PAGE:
After the development of The Farm (my backyard) this summer, I have come to realize how similar you are to a Parent's work! We welcome children into our lives so that we can nurture them, care for them, and guide them to become productive members of our society. Well, it seems as if growing veggies is not too far off from such challenging and never-ending obligations and tasks of Parenting. Here's how.
First, you (parents) plan for having children. You line your ducks in a row before sowing some Seeds (of Love). (Well, even if you didn't plan it, the outcome is still pretty much the same; read on.)
Pinterest-inspired: growing seeds in toilet paper rolls
Babies remain to be unseen while you (Mommies) carry them for nine months (5 to 10 days), all the while reading What to Expect books (internet gardening DIY sites) to plan for the rest of Babies' lives. Excitement builds, and you cannot wait to meet your Little Ones.
Dear Son watering the newly planted seeds
Then you wait and wait and wait some more. After Babies mature in Mommies' womb, they pop out, and seriously? There is not a more marvelous sight to see.
Houston, we have Seedlings!
You will also have prepared a space or nursery in which Infants will take residence. You pick the room (plot), clean it out, and take a deep breath before it gets filled with Babies and their Stuff. You think, this is where They will grow, dream, laugh, and play.
View, from left and from right
After months (weeks) of prepping the walls (grounds) and furniture (structures), Babies take to their new home and settle in. You take a step back, marvel at your work, and smile happily. Now you long to see them grow up; you cannot wait to see Babies eat their first solid foods, crawl, take steps, run, and go to school.
View, from left and from right
And Babies eventually do all that. They continue to develop, become Children, and learn all about the world they live in. You sometimes wonder how they got to be so big, from the tiny Infants that they were just Moments ago. You tell yourself take it all in. Now.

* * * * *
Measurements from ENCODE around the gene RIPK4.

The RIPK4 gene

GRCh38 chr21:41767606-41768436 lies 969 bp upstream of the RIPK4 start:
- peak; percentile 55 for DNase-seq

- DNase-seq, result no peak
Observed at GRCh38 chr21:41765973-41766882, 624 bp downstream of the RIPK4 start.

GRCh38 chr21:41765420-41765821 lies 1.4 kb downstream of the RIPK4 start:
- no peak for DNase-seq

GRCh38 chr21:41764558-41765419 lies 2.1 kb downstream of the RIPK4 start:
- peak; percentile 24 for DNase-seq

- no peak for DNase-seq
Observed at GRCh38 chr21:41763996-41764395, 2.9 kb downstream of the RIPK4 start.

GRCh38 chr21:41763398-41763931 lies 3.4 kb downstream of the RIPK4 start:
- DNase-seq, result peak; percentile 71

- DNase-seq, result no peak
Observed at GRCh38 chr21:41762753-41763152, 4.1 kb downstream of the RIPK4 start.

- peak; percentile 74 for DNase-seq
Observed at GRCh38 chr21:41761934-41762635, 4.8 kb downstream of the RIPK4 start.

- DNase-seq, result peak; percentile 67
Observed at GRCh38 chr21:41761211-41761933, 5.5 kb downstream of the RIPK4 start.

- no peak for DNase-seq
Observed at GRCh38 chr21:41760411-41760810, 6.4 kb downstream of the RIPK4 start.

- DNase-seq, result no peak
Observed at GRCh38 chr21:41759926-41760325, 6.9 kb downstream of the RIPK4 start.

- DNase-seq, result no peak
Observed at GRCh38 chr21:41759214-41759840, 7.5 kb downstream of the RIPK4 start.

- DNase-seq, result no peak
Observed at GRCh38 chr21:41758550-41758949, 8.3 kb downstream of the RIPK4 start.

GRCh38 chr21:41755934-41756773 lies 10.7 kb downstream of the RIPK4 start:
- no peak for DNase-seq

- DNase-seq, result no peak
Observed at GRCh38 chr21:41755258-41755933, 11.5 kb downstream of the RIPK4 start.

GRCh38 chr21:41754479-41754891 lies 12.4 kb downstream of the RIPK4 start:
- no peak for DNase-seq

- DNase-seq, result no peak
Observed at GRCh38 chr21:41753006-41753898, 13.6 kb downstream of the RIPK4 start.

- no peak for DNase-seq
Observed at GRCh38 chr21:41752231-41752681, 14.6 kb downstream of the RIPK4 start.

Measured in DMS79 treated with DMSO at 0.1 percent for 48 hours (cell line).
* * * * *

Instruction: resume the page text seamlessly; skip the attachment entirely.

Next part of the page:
Left, tomatoes and cucumber; right, pumpkin taking over watermelon
You continue to marvel at their dazzling Selves. You notice their pretty eyes and handsome stature. You take lots of pictures to capture memories of their colorful Childhood.
Flowers, clockwise from top left: pumpkin, cucumbers, cilantro, green beans
Then during the middle school and high school years, things can get a little bit hairy. Out-of-hand, if you will. Teenagers start to eat away your monthly paycheck and grow like weeds. Why, I JUST bought new clothes for Adolescent, and he's grown another two sizes!
Dear Husband is not happy about the invasion of his grilling space
They even start growing in places you'd be embarrassed to look...
The Vines are taking over! The grill is surrounded!
But then you realize that Young Adults really are, just, growing well (maybe too well). By now, they've weathered a few storms (for realz, with toppled cages and all), had a few broken hearts (or stems). But as straggly and tousled as Teens look, they are still your Pride and Joy.
After a few megas-storms and insufficient cage rescues
And because you now see Children begin to bear some fruit of your love, you know that your hard work have and will continue to pay off, when they finally make some real contribution to society (in a few more weeks).
Baby fruit, clockwise from top left: pumpkin, Roma tomatoes, cucumber, bell pepper
But what's even more surprising amidst this job called Parenting are the beautiful surprises that come with it. Like inadvertently finding a gift your Tween handmade for you. Or watching your Young Child bestow an act of kindness that makes him shine like a star. Or experience the magic of your Kid feeling perfectly at ease outside her comfort zone. Those are the moments when you know you've done something right. You know that They will be just fine.
Left, a robin's egg under a tomato plant; right, a spider web glistening in morning dew
Pumpkin growing on brick patio
As you wait to see the outcome of your labor, you realize that everything you've put into Them will likely, at some point, come back to you. Some mature earlier than others, and some, later. Either way, you will reap the rewards of the work you put in and taste the sweetness of your fruit.
Freshly-picked: left, spinach; right, green beans
So, Dear Farming, as the old saying goes, "you reap what you sow." Man, I had better have some good-tasting Grown Children in a decade or so.
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